Coffee has been grown in Peru since the 18th century when it was first brought to the new continent by European immigrants. While much of the coffee first grown in Peru was destined for export to Europe, the first coffee shop in Lima (Peru´s capital) actually opened its doors in 1771, thus laying the foundations for a successful national coffee culture as well. The valley of Chanchamayo has long been the epicenter of Peruvian coffee cultivation, as both Spaniards and later the English consolidated the region as a coffee center.
In more recent years, Peru has taken the lead as a major producer of organic coffee, and was the world leader in organic coffee production in 2006. Small farmers working together with the growing network of fair trade organizations have allowed these farmers to find a stable and just market for their production. A successful network of coffee co-ops have allowed small producers to organize and demand a fair price for their harvests.
With coffee being grown from the Andes Mountains to the coastal plains to the Amazon jungles, there are few areas of the country where coffee is NOT grown. One of the distinguishing features of Peruvian coffee growers is that almost one of out of every three producers now belong to coffee cooperatives that help rural farmers improve their marketing strategies and receive a fairer price for what they grow. Most coffee farms are small holdings, with the average size around two hectares.
One of the biggest challenges that small scale organic growers face is developing agro ecological methods to replenish the nutrients from the soil. The loss of nutrients from the forest ecosystems where coffee grows has led to a perceived reduction in quality which has translated into diminished international demand for organic, Peruvian coffee. Fortunately, sustainable and organic farming methods are on the rise, as both ancestral growing techniques coupled with new technologies are allowing small farmers to maintain the fertility and ecological resilience of their farms while maintaining organic growing techniques.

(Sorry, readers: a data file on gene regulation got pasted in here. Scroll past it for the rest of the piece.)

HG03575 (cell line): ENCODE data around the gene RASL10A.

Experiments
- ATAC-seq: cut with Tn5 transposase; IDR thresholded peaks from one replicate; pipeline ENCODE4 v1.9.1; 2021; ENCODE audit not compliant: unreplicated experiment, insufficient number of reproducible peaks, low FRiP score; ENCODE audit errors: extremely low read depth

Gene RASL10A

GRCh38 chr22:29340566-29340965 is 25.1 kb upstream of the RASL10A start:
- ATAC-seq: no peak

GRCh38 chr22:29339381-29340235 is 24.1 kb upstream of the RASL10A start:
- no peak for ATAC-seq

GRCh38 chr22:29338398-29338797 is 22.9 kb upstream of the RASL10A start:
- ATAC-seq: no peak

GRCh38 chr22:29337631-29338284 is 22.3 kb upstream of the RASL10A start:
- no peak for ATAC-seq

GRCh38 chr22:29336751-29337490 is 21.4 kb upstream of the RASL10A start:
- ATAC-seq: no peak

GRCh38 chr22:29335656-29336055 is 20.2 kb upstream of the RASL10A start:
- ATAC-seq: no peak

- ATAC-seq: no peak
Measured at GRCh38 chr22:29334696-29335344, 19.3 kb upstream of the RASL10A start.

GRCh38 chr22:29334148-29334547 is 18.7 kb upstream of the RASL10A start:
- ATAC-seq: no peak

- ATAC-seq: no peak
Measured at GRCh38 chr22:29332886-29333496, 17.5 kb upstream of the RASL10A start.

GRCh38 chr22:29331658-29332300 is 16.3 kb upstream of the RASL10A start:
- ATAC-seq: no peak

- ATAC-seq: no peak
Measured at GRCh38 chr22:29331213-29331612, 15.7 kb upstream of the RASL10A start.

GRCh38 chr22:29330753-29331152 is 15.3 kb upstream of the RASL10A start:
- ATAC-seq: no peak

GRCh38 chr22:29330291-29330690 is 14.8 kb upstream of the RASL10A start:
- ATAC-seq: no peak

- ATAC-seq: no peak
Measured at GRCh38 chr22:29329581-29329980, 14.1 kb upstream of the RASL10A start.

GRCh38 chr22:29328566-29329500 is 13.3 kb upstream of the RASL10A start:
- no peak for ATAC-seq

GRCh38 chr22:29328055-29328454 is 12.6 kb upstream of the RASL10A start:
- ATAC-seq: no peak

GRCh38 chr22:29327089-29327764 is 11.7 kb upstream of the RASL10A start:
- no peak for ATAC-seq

Coffee beans in Peru are generally handpicked by small farmers and their families. After removing the pulp from the cherries, the beans are most often dry processed, taking advantage of the hot sun that shines at higher elevations. However, wet processing methods are also growing in popularity throughout the country. Harvest occurs from June to September throughout the different regions.
In terms of flavor profile, almost all coffee from Peru is known to have a medium body and is highly aromatic and flavorful. A mild acidity allows for the characteristic coffee “smell” to permeate the room as soon as brewing begins. Nut, chocolate, and citrus notes are usually distinguishable both in the smell and the aftertaste. In recent years, some specialty growers have begun to experiment with “dung coffee” wherein coatis (a small, local mammal similar to a raccoon) swallows and defecates the seeds. This drastically reduces the bitterness of the coffee profile and allows the bean to take on the flavor of the coati’s diet, after being thoroughly washed, of course.